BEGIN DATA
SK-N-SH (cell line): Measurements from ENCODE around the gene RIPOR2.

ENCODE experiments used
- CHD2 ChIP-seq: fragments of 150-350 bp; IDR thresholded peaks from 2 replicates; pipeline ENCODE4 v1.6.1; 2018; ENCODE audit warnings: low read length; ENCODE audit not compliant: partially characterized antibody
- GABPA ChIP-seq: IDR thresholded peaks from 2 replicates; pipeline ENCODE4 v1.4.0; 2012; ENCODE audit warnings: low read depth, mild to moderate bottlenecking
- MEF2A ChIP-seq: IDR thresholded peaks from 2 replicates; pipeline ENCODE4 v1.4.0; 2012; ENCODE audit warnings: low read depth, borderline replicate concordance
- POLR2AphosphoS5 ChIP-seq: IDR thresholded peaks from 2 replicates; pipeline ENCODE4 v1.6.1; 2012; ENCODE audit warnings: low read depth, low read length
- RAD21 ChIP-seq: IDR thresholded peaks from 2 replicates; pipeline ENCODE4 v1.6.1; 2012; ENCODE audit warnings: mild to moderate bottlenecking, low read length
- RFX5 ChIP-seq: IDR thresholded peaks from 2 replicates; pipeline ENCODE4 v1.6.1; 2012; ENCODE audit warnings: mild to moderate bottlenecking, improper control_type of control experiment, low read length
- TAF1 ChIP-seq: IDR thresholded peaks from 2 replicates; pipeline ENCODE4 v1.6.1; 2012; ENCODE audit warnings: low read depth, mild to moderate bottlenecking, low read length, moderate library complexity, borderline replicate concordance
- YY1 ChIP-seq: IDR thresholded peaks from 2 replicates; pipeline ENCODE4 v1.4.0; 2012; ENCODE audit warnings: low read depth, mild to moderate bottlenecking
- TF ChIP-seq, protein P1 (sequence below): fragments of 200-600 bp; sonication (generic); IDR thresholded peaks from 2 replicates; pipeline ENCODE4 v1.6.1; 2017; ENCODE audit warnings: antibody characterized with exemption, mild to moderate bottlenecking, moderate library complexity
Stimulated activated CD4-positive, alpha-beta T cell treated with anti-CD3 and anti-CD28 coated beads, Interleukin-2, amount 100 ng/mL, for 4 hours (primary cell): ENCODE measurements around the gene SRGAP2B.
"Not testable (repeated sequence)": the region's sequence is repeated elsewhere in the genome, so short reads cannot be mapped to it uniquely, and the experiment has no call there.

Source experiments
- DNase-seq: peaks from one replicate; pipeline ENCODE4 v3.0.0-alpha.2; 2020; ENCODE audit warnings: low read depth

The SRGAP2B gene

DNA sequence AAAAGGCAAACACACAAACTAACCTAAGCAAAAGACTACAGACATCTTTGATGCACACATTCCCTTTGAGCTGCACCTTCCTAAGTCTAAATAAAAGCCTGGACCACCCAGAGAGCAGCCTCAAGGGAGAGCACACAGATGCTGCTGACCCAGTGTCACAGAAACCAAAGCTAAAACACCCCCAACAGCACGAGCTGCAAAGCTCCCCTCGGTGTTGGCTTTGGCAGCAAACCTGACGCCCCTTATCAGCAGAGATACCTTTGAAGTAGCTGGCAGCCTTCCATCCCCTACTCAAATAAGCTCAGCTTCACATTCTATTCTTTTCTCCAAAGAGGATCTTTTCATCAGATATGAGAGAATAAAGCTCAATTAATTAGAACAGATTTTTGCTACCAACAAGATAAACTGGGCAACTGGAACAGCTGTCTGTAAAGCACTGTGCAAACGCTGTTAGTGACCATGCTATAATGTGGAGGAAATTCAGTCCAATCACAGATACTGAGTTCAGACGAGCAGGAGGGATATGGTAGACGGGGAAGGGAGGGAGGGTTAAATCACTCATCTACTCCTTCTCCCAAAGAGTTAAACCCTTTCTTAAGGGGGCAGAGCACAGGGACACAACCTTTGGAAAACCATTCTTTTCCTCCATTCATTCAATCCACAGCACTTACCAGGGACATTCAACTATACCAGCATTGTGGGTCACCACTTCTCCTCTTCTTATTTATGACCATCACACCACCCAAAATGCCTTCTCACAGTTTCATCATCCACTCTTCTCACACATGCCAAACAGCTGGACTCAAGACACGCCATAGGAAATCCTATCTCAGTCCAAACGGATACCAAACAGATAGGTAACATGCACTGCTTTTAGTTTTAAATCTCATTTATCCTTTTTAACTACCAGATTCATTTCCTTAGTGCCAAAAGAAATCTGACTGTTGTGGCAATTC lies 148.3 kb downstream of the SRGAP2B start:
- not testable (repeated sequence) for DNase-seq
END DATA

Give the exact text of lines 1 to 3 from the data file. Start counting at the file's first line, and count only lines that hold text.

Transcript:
SK-N-SH (cell line): Measurements from ENCODE around the gene RIPOR2.

ENCODE experiments used
- CHD2 ChIP-seq: fragments of 150-350 bp; IDR thresholded peaks from 2 replicates; pipeline ENCODE4 v1.6.1; 2018; ENCODE audit warnings: low read length; ENCODE audit not compliant: partially characterized antibody